A national project on environmentally friendlier motor vehicles will invest more than 1 billion yuan (US$120 million) by the end of 2004 on further developing the cleaner technology in China, experts discussing the project said yesterday.
The promotion of vehicles with low exhaust emissions is a solution to air pollution in China, especially in big cities such as Beijing and Shanghai.
In 1999, China launched a National Clean Automobile Taskforce to promote cleaner vehicles across the country, according to Shi Dinghuan, an official with the Ministry of Science and Technology.
The latest project on the development and demonstration of crucial technologies for cleaner automobiles is designed to promote the work further. Experts and government officials, car makers and research institutions discussed the project yesterday.
Of the investment needed by the project, 43 million yuan (US$5.2 million) will come from the central government, said Wang Binggang, the chief expert on the taskforce's experts group, who presented details of the project yesterday.
Through the project, motor manufacturers and local governments in China are expected to continue to invest further in the development of cleaner vehicles.
Wang said that, by the end of 2004, between 10 and 13 pilot projects will be established for the use of cleaner automobiles driven by compressed natural gas, liquefied natural gas, liquefied petroleum gas, substitute fuels such as methanol, and electric engines.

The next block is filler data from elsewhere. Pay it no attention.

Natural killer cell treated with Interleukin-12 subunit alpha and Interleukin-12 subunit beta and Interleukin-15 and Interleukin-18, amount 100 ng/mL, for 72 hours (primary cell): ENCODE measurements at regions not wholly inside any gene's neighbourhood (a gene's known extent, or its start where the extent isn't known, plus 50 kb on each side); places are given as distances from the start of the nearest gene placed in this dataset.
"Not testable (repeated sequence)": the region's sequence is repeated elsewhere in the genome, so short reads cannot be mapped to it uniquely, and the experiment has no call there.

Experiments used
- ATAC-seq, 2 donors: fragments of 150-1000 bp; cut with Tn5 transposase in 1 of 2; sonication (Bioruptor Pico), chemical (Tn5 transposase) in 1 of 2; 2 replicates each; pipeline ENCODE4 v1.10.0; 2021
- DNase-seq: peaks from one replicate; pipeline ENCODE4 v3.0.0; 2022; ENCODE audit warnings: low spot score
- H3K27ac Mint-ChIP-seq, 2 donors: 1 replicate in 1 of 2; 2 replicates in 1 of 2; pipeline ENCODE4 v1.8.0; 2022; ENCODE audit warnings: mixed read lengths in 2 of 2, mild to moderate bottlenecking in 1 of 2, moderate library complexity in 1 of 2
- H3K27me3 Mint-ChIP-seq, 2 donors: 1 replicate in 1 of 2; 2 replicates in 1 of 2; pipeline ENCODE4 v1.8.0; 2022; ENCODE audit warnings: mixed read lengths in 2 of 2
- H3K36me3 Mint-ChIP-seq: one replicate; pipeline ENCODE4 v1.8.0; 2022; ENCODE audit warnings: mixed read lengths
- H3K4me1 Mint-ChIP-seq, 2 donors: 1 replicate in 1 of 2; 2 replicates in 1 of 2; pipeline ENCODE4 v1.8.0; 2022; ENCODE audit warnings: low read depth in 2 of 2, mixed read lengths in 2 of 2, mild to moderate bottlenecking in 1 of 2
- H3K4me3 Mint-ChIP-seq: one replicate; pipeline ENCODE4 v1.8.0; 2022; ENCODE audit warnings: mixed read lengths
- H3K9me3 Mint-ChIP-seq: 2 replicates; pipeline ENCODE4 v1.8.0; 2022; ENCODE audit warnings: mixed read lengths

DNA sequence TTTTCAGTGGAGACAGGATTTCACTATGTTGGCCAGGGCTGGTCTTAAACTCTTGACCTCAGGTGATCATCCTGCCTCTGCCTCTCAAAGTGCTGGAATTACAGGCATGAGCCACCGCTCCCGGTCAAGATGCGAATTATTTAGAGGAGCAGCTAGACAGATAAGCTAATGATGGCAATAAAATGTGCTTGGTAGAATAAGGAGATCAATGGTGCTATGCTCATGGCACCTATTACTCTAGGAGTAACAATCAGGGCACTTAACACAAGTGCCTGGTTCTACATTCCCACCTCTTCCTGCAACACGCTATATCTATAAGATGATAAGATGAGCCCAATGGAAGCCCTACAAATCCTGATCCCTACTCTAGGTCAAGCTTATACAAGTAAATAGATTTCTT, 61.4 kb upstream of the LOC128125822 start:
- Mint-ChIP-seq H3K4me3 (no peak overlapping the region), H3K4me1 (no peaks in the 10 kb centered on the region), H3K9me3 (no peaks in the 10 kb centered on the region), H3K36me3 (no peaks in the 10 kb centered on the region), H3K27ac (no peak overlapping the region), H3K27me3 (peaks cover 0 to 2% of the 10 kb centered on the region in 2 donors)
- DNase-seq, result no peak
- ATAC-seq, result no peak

Such demonstration projects will involve at least 900 vehicles, which will meet the European Union's Euro II emission standard or even Euro III, Wang said.
About 10 to 15 cities around the country will be selected to concentrate on the application of cleaner vehicles, he said.
In those cities, more than 50 percent of taxis and buses will use cleaner technology.
According to Wang, 37 experimental bases for cleaner automobiles and five production bases for gas-fuelled vehicles have already been established in China.
In the Chinese market, there are now 35 types of gas-fuelled cars and 56 gas-fuelled buses, he said.
There are estimated to around 150,000 cleaner automobiles in China, which account for nearly 1 percent of the total number of motor vehicles in the country.
Nearly 130,000 of the cleaner automobiles are in 12 cities which had been selected as pilot cities, including Beijing, Shanghai, and Tianjin.
Despite the fact that the automobiles' emission levels are relatively low, many of them still fail to meet the Euro I emission standard, Wang pointed out. That is because most of them are refitted vehicles, he explained.
(China Daily November 13, 2002)